One, by making discipline an integral part of what we do, so we make the time to do it. For example, no one complains about having to brush one’s teeth every day, does one?

Two, by making space for discipline in our methods. Traditional project methodologies waste a lot of time discovering the current state of the business and by documenting requirements in different formats to suit different audiences.

When process governance is an integral part of BPM, it enforces this discipline. Governance becomes a seamless part of how projects are done and business operations are conducted.

By eliminating the need for endless documentation and translation between various models of requirements, BPM also makes space for responsible behaviors in project execution and business operations.

Does lack of a formal Six Sigma or Lean methodology seriously hamper the quest for continuous process improvement? Hardly. While the formal methodologies are extremely useful, we are now seeing a move away from overly relying on the heavy frameworks towards a lighter approach.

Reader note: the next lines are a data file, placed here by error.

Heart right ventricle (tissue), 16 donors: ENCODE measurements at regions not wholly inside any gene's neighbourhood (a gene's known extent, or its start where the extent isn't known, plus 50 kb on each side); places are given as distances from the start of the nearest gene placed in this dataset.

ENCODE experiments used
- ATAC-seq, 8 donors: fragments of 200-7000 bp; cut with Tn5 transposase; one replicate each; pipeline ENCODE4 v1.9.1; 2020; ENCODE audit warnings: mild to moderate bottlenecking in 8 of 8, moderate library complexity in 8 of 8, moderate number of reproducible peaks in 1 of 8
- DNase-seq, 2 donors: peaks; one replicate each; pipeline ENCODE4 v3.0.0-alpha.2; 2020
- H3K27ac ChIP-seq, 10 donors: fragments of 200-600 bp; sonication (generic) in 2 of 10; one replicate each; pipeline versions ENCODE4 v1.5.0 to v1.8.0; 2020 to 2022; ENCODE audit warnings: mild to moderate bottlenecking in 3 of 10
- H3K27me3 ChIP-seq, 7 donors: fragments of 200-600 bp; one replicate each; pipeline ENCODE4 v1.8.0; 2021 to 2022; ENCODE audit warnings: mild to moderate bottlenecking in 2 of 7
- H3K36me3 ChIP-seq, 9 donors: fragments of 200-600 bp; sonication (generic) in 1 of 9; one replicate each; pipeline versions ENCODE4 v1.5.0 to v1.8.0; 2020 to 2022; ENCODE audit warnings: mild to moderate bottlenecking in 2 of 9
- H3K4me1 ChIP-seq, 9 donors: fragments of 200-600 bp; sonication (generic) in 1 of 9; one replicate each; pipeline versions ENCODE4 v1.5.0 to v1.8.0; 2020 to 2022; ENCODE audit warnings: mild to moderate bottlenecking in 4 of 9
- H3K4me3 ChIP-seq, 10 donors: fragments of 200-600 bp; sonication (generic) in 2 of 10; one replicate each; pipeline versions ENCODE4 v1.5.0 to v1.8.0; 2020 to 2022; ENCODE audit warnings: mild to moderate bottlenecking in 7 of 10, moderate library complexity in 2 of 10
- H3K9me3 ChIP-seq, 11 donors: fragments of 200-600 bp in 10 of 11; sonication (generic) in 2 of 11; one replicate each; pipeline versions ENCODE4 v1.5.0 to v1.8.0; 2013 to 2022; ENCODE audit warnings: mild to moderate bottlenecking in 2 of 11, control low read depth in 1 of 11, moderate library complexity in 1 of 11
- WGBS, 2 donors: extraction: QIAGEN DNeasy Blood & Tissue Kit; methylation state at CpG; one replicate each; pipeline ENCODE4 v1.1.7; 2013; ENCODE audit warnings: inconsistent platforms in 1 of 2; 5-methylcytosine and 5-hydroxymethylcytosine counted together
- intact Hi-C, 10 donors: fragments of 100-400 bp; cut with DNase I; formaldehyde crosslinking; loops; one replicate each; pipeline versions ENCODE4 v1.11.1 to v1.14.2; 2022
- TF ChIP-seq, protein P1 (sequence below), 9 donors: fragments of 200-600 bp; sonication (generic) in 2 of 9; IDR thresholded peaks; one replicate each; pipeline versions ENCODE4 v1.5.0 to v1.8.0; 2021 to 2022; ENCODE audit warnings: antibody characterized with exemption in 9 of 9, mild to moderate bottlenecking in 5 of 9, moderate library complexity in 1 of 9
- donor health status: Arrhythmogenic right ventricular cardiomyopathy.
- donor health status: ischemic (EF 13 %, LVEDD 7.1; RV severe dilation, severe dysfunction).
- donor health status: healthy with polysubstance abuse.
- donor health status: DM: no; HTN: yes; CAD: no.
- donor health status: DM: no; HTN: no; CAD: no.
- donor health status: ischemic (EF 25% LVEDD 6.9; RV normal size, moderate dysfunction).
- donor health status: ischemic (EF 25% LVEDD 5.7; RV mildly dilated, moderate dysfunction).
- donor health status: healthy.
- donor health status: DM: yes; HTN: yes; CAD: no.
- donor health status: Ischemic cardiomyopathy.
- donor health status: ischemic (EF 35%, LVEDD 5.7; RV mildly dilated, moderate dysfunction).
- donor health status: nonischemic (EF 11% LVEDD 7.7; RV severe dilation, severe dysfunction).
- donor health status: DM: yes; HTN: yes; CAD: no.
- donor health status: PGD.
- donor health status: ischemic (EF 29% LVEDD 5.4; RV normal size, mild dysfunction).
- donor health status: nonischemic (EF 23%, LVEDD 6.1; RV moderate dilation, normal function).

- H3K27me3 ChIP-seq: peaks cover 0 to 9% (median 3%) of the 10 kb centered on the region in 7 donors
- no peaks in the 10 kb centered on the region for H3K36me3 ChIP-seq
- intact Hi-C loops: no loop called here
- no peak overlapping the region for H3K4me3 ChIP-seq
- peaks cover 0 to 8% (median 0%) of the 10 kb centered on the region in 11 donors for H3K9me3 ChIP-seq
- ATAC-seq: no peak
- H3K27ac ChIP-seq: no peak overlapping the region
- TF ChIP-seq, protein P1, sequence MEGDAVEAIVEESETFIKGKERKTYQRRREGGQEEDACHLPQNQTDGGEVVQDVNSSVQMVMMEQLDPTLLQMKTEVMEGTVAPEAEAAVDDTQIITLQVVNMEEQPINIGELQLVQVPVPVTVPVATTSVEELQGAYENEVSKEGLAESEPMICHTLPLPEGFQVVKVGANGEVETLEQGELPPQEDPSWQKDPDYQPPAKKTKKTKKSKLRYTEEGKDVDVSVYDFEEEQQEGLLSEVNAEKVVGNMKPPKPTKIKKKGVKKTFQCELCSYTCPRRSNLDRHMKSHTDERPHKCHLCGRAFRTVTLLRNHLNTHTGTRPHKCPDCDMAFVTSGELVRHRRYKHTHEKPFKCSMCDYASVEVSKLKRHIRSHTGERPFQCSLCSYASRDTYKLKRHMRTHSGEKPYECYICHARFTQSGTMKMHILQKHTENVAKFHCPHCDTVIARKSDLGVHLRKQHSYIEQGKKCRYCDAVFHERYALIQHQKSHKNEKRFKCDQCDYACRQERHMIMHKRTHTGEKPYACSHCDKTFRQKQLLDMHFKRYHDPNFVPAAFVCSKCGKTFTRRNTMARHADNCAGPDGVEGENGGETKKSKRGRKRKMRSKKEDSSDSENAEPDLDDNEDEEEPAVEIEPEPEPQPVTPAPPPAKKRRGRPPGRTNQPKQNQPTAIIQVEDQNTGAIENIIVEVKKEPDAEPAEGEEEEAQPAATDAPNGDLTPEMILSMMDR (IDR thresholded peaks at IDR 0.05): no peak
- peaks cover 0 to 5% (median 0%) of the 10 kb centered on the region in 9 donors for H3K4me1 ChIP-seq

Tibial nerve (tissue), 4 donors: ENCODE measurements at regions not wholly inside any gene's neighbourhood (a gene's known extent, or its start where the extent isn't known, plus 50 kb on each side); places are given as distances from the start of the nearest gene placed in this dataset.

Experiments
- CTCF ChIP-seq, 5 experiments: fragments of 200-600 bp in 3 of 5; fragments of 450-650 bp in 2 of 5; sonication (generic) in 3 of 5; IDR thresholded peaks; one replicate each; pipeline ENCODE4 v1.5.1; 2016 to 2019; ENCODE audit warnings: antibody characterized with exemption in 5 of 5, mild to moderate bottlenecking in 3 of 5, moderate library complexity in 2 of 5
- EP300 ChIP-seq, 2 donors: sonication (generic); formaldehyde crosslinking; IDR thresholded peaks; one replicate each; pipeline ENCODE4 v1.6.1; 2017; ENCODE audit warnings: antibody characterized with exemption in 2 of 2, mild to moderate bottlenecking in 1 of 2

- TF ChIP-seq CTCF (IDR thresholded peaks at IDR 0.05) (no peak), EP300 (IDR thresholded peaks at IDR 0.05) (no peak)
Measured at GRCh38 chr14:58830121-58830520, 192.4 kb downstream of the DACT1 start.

The caveat here is to adhere to the spirit of Six Sigma and Lean and not to slide into bad techniques.

The specific ‘get started’ strategy I’d advocate is to measure the state of your business first, and use real data and metrics to drive the discussion around process improvement.

 

 

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How can I say “no” to Paris and Frankfurt in April?

by kirangarimella on April 13, 2007

..especially given that I live in Milwaukee?

I just got back from a hectic tour in France and Germany. We held a BPM MasterClass in Frankfurt and Paris. This is the second time I have been in both cities; the first time I stayed at Sofitel within a stone’s throw from Versailles, and did not get a chance to visit it!